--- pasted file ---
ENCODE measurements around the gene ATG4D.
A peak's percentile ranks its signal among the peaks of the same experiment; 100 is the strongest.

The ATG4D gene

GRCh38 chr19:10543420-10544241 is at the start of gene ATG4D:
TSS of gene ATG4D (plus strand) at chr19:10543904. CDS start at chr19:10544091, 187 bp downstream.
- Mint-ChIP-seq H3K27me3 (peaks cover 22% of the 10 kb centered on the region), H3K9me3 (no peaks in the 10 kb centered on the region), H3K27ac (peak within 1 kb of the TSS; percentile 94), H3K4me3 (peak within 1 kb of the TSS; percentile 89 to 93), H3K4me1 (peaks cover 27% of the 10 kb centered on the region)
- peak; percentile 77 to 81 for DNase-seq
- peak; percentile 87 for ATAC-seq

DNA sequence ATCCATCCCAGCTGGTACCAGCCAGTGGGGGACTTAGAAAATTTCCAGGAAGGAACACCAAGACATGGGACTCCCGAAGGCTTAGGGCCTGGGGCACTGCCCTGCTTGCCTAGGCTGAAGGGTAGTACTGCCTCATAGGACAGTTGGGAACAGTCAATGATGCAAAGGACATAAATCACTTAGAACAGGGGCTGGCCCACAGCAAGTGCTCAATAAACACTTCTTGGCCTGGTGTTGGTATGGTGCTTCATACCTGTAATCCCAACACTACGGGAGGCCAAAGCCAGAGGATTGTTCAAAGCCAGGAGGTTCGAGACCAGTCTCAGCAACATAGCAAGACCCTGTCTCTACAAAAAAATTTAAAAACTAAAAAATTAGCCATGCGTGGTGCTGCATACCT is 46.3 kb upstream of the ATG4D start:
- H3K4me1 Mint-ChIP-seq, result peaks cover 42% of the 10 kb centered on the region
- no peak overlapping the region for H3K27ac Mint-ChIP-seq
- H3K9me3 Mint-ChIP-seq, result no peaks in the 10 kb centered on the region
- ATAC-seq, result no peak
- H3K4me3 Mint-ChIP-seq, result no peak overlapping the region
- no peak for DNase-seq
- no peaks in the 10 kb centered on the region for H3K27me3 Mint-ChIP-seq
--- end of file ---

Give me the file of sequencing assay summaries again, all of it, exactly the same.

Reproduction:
ENCODE measurements around the gene ATG4D.
A peak's percentile ranks its signal among the peaks of the same experiment; 100 is the strongest.

The ATG4D gene

GRCh38 chr19:10543420-10544241 is at the start of gene ATG4D:
TSS of gene ATG4D (plus strand) at chr19:10543904. CDS start at chr19:10544091, 187 bp downstream.
- Mint-ChIP-seq H3K27me3 (peaks cover 22% of the 10 kb centered on the region), H3K9me3 (no peaks in the 10 kb centered on the region), H3K27ac (peak within 1 kb of the TSS; percentile 94), H3K4me3 (peak within 1 kb of the TSS; percentile 89 to 93), H3K4me1 (peaks cover 27% of the 10 kb centered on the region)
- peak; percentile 77 to 81 for DNase-seq
- peak; percentile 87 for ATAC-seq

DNA sequence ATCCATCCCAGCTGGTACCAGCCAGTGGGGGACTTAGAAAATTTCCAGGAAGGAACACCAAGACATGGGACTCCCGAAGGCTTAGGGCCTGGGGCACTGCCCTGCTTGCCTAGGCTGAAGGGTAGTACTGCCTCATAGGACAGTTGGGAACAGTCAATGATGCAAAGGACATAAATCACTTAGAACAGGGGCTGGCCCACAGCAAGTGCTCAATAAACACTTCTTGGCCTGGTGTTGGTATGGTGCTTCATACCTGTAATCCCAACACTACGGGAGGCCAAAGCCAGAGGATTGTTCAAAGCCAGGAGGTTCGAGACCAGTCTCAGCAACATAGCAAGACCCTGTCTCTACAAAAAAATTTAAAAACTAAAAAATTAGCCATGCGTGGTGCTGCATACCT is 46.3 kb upstream of the ATG4D start:
- H3K4me1 Mint-ChIP-seq, result peaks cover 42% of the 10 kb centered on the region
- no peak overlapping the region for H3K27ac Mint-ChIP-seq
- H3K9me3 Mint-ChIP-seq, result no peaks in the 10 kb centered on the region
- ATAC-seq, result no peak
- H3K4me3 Mint-ChIP-seq, result no peak overlapping the region
- no peak for DNase-seq
- no peaks in the 10 kb centered on the region for H3K27me3 Mint-ChIP-seq